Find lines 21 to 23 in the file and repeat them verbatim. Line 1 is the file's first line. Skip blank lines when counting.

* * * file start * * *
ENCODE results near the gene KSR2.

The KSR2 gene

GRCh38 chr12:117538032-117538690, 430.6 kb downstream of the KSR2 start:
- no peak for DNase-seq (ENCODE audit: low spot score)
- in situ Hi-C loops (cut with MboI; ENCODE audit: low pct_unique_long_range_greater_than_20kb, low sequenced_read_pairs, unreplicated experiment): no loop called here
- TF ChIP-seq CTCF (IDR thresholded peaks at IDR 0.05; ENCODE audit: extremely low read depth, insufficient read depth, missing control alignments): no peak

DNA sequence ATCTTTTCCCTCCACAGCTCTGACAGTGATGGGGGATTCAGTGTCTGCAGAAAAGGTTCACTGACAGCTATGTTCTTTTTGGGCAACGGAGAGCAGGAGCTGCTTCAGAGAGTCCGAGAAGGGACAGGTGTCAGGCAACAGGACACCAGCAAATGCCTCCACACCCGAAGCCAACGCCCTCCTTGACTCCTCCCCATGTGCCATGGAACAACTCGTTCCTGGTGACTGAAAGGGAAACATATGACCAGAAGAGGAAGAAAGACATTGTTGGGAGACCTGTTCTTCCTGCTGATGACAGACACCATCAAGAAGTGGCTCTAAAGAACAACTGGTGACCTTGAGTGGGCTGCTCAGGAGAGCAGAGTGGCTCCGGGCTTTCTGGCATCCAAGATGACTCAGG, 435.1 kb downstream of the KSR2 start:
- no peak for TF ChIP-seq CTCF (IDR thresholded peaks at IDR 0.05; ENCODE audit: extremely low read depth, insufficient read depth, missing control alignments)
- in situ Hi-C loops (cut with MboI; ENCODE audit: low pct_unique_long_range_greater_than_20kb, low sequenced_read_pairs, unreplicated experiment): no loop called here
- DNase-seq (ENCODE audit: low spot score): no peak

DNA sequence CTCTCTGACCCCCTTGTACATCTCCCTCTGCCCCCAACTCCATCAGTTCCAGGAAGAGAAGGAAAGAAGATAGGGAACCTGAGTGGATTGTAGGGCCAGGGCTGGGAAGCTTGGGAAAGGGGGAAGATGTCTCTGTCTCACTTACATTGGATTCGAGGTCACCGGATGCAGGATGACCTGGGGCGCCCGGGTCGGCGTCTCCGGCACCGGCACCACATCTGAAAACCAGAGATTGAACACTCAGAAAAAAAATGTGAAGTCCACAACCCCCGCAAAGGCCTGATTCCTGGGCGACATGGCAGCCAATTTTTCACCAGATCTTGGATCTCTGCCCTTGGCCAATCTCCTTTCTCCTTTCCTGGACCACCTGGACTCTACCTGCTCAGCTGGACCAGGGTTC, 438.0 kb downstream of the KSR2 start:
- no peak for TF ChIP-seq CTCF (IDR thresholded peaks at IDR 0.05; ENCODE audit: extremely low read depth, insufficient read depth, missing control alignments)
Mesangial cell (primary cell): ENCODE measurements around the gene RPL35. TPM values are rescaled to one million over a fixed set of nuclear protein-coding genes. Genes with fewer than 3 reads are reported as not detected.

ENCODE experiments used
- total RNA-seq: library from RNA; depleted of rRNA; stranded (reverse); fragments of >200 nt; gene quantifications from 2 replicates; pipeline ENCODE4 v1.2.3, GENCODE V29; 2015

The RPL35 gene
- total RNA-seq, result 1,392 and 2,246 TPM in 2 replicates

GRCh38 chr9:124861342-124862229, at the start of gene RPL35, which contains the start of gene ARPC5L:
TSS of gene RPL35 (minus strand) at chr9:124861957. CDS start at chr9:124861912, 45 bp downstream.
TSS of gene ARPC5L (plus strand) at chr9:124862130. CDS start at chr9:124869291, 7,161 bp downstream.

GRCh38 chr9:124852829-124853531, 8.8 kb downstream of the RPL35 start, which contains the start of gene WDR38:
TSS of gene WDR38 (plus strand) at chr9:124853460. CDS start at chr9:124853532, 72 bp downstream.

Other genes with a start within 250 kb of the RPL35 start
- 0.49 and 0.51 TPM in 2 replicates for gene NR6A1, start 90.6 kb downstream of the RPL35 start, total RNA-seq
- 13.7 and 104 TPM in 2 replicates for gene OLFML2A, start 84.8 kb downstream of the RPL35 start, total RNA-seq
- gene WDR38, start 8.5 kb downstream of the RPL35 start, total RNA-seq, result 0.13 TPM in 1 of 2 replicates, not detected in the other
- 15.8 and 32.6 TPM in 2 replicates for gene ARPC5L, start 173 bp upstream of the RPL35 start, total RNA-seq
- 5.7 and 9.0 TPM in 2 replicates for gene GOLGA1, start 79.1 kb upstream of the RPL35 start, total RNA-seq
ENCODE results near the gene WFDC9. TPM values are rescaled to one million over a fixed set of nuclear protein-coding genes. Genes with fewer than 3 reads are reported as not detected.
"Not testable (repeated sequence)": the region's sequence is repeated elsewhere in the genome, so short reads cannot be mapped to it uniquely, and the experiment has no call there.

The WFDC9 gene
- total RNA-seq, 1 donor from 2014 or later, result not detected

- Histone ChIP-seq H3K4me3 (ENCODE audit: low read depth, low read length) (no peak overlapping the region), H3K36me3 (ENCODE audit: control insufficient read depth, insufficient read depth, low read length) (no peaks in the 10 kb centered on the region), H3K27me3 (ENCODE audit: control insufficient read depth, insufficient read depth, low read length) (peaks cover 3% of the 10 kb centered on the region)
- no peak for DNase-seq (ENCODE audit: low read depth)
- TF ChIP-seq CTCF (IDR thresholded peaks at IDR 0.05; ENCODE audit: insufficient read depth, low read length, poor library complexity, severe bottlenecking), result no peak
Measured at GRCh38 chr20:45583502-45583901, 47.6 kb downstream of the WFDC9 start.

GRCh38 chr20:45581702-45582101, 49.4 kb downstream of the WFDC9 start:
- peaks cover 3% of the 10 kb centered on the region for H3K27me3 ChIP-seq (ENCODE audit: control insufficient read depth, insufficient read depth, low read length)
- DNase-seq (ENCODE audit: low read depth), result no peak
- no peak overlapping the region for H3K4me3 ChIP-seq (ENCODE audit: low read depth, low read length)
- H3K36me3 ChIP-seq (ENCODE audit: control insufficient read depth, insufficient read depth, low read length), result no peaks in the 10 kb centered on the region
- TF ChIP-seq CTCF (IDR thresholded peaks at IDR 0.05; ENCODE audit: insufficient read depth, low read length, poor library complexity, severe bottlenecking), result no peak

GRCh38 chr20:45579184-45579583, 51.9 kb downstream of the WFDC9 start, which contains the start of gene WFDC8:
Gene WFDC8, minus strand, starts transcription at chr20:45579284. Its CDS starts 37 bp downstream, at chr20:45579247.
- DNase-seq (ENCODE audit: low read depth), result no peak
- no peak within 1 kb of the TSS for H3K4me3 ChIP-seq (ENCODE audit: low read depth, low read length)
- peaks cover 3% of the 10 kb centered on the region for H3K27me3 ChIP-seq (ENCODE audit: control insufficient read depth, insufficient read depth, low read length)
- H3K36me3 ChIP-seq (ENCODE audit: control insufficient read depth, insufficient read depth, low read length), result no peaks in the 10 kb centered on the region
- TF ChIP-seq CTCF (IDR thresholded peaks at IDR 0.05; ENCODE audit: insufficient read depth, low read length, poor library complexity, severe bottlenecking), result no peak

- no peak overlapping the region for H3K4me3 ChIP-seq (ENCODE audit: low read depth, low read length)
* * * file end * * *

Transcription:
GRCh38 chr9:124852829-124853531, 8.8 kb downstream of the RPL35 start, which contains the start of gene WDR38:
TSS of gene WDR38 (plus strand) at chr9:124853460. CDS start at chr9:124853532, 72 bp downstream.

Other genes with a start within 250 kb of the RPL35 start